Saturday, November 17, 2012

House Rent Parties

According to Wikipedia, “a rent party is a social occasion where tenants hire a musician or band to play and pass the hat to raise money to pay their rent, originating in Harlem during the 1920s. The rent party played a major role in the development of jazz and blues music…many notable jazz musicians are associated with rent parties, including pianists Speckled Red, James P. Johnson, Willie "the Lion" Smith, and Fats Waller, although rent parties also featured bands as well.” [1]

Frankie Manning remembers: “…house rent parties…were a way for people to raise money to help pay their landlord. They were held right in someone’s apartment, and you’d pay 25 cents to get in. Once you were inside, you’d have someone playing stride piano and blues for food and tips, pig’s feet and potato salad to eat, bathtub gin for 10 cents a mug…and dancing.” [2] 

Louis Prima explains it all in “House Rent Party Day”. Pay attention to the lyrics! 

“You haven’t seen slow dancing until you’ve been to a house rent party. When people wanted to get funky, they’d do the black bottom, the mess-around, and slow drags – honky-tonk dances, what they did to slower music. If it was a blues number, everybody would be out there shakin’ butt. You’d hear someone say, ‘Turn the lights down low and let the party get started!’ Or, as Fats Waller used to say, ‘Put out the lights and call the law.’” [2] 

No idea if the party on this old video is a house rent party, but it might as well be. The song is "The Joint is Jumpin'" and Fats Waller is on the piano.

"When they played hot music - fast music, ragtime or Charleston-type music – if someone started getting a little wilder than everybody else, the crowd would back up and form a circle. Everybody would stand around clapping for the people in the middle, who would start shining, what we called ‘showing off’.” [2] Manning is referring to the 'jam circles' or 'jamming' - more about them in my post Jam Circle.

© Bettman/Corbis

[2] F. Manning & C.R. Millman, Frankie Manning - Ambassador of Lindy Hop, 25

Image: Jam circle at the Savoy Ballroom, circa late 1930s. Herbert "Whitey" White encourages Ann Johnson (with leg bent) to enter circle with George Greenidge (facing Ann). Johnny Innis stands to Whitey's left (F. Manning & C.R. Millman, Frankie Manning - Ambassador of Lindy Hop).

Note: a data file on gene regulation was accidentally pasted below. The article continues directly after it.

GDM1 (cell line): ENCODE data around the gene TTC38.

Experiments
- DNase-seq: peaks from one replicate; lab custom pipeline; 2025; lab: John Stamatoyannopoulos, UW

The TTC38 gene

For further reading:

One Year Anniversary

It’s just over a year now since I started learning the Lindy hop, the leader’s part mind you, since we were lacking boys and some of us girls had to volunteer to dance the boy’s part. I haven’t regretted volunteering one bit!! I really enjoy the leader’s part – it’s much more challenging, interesting and jazzy than the girl’s part, so I am still taking classes and seminars as a leader. However, I sometimes feel a bit of an alien because I am not dancing as a follow at all, plus I also get the feeling that sometimes it’s looked down upon for a girl to dance the leader’s part. That’s why last week I took my first class as a follow and hopefully a year from now I won’t be as lousy a follow as I am now….Still, I think I will always be a much better leader.

One year ago I also started this blog as a sort of notebook for myself and others to learn more about the swing era, the music, the fashion, the society. As a one year anniversary present of sorts I bought myself these two books representing two eras (the '20s and the '30s), two different dances (the Charleston and the Lindy Hop), but also two sides of me: the leader part that is often looking to Frankie Manning for styling, and the girl part that is always looking to the Flappers for styling. The '20s and the Flappers I have loved for almost two decades now, who knows why. My obsession with Woody Allen movies and his obsession with the '20s might have something to do with it. In college, I even took an entire seminar on the 1920’s and the 'lost generation' of writers and even wrote a paper on the Flapper herself. As for the '30s and Frankie Manning, I got to learn a lot about them this last year, and hopefully you have learned some things along with me through this blog.

Last night I started reading Frankie Manning - Ambassador of Lindy Hop and I thought that maybe some future posts on this blog might be about various subjects mentioned in the book, with the hope that they will inspire you to go on Amazon and buy the book yourselves. It’s a wonderful edition, beautifully narrated by Manning himself, and I think every Lindy hopper ought to own a copy.

I hope you stay tuned for future posts and if you enjoy the ambiance of this blog, you can also come join My Swing Archives on Facebook for a trip back in the '20s, '30s & '40s.

Swing Heil!!

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